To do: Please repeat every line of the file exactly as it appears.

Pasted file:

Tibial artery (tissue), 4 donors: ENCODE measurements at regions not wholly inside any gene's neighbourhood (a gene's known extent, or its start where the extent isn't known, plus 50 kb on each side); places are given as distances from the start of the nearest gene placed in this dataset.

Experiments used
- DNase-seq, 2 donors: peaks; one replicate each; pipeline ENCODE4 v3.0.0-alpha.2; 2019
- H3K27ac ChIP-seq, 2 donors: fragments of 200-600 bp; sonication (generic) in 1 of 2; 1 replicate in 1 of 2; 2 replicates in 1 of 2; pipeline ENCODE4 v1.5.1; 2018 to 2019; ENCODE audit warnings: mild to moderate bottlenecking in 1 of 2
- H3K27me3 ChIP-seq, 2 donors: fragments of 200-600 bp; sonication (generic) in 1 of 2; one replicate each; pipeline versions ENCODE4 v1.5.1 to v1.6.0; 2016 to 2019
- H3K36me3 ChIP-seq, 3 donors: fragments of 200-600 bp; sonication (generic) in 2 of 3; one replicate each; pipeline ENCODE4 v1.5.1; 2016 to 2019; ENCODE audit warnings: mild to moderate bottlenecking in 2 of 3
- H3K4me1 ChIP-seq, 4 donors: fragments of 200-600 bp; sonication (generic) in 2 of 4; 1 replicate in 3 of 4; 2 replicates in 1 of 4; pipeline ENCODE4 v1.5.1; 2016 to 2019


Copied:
Tibial artery (tissue), 4 donors: ENCODE measurements at regions not wholly inside any gene's neighbourhood (a gene's known extent, or its start where the extent isn't known, plus 50 kb on each side); places are given as distances from the start of the nearest gene placed in this dataset.

Experiments used
- DNase-seq, 2 donors: peaks; one replicate each; pipeline ENCODE4 v3.0.0-alpha.2; 2019
- H3K27ac ChIP-seq, 2 donors: fragments of 200-600 bp; sonication (generic) in 1 of 2; 1 replicate in 1 of 2; 2 replicates in 1 of 2; pipeline ENCODE4 v1.5.1; 2018 to 2019; ENCODE audit warnings: mild to moderate bottlenecking in 1 of 2
- H3K27me3 ChIP-seq, 2 donors: fragments of 200-600 bp; sonication (generic) in 1 of 2; one replicate each; pipeline versions ENCODE4 v1.5.1 to v1.6.0; 2016 to 2019
- H3K36me3 ChIP-seq, 3 donors: fragments of 200-600 bp; sonication (generic) in 2 of 3; one replicate each; pipeline ENCODE4 v1.5.1; 2016 to 2019; ENCODE audit warnings: mild to moderate bottlenecking in 2 of 3
- H3K4me1 ChIP-seq, 4 donors: fragments of 200-600 bp; sonication (generic) in 2 of 4; 1 replicate in 3 of 4; 2 replicates in 1 of 4; pipeline ENCODE4 v1.5.1; 2016 to 2019